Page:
Diversifying State Energy Portfolio Could Be Difficult
With the state’s energy portfolio surpassing 60 percent natural gas, Florida’s utility regulators are pushing for greater diversity.
During a recent meeting, as member of the Public Service Commission approved plans for new power plants in the state, Commissioner Donald Polmann raised concerns about what he sees as a trend toward greater dependence on natural gas.
“Across Florida we see a shift toward a greater reliance on a single fuel type," Polmann says.
Polman says he can understand why companies are switching to natural gas, but he says the commission may need to begin taking a broader view of the issue.
“In larger picture there can be some concerns about further consolidation to natural gas looking at the fleet of electric generation across the state and I think it may be appropriate for this commission to continue to consider that in the larger picture,” Polmann says.
Commissioner Gary Clark and Chairman Art Graham say they agree with Polman’s assessment. But Graham points out, while he’s open to more diversity, it is difficult to discourage natural gas use.
“The problem you’ll run into though is right now, and especially with the facts that came before us in this case, the price of natural gas is the prudent thing to do,” Graham says.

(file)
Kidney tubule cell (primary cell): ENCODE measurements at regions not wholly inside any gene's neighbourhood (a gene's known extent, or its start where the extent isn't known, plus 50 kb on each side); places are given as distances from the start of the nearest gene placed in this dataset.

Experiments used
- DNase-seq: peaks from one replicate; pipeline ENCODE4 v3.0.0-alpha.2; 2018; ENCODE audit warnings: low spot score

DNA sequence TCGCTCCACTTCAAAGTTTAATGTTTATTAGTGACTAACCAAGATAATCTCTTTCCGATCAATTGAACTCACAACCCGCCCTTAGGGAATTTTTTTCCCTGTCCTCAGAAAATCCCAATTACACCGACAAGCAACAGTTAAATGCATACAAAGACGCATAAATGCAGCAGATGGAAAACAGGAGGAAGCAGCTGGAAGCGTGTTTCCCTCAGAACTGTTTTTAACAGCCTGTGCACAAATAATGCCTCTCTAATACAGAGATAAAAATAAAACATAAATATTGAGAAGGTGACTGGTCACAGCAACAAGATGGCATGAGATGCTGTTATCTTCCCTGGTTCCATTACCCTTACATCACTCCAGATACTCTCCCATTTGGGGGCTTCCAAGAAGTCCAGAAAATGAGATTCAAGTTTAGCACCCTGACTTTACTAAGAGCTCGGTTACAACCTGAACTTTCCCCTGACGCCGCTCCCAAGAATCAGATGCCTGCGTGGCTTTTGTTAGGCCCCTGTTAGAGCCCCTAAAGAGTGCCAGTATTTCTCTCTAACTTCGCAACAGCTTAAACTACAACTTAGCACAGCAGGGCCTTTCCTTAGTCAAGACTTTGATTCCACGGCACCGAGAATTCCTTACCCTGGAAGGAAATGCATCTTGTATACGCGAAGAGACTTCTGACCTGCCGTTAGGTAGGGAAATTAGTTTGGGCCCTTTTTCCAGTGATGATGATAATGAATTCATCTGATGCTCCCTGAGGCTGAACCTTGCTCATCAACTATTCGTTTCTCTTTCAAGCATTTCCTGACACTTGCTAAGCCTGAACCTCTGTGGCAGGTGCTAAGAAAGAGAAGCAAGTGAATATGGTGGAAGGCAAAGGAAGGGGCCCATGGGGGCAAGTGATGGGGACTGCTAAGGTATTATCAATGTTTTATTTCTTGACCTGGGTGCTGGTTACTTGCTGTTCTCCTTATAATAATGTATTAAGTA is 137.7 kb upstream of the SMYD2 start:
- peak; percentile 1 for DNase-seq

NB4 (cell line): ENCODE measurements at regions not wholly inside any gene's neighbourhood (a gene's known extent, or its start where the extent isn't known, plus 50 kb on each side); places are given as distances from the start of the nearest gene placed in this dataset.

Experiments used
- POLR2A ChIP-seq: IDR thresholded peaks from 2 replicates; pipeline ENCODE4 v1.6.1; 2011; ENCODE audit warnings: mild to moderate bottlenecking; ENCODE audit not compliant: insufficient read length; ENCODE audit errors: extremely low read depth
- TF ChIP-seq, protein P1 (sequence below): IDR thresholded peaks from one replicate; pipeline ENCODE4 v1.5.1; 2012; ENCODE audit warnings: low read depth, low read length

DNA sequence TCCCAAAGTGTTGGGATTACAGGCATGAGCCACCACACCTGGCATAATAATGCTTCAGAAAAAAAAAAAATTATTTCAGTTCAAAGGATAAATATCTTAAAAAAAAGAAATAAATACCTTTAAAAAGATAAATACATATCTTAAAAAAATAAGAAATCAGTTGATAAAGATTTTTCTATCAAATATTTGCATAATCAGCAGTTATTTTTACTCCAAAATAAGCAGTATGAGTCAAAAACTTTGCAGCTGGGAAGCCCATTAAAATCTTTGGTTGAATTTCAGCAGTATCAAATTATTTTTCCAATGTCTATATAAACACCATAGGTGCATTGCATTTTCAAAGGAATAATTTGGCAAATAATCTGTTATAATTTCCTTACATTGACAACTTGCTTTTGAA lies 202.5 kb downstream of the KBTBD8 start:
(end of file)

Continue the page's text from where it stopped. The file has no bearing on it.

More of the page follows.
Natural gas accounts for more than 62 percent of the state’s energy production, with coal making up 17 percent, nuclear at 14 percent and renewable energy, like solar, making up just about three percent. But changing that distribution may be difficult. On the same day commissioners considered the natural gas power plants, they also heard a request to let Tampa Electric recover costs for a solar project. Mark Ward oversees solar strategy for Tampa Electric. In order for solar projects to be cost effective for his company a number of factors had to align. For example Ward says a property tax break "helped solar be cost effective."
Ward says another factor that helped is that Tampa Electric purchased the modules or solar panels at a time when they were less expensive.
“What I do know is that modules were more expensive than they were a year ago and there’s less supply right now,” Ward says.
A report from the Southern Alliance for Clean Energy shows despite progress from utilities, Florida falls below average for utility scale solar production compared to other south eastern states.
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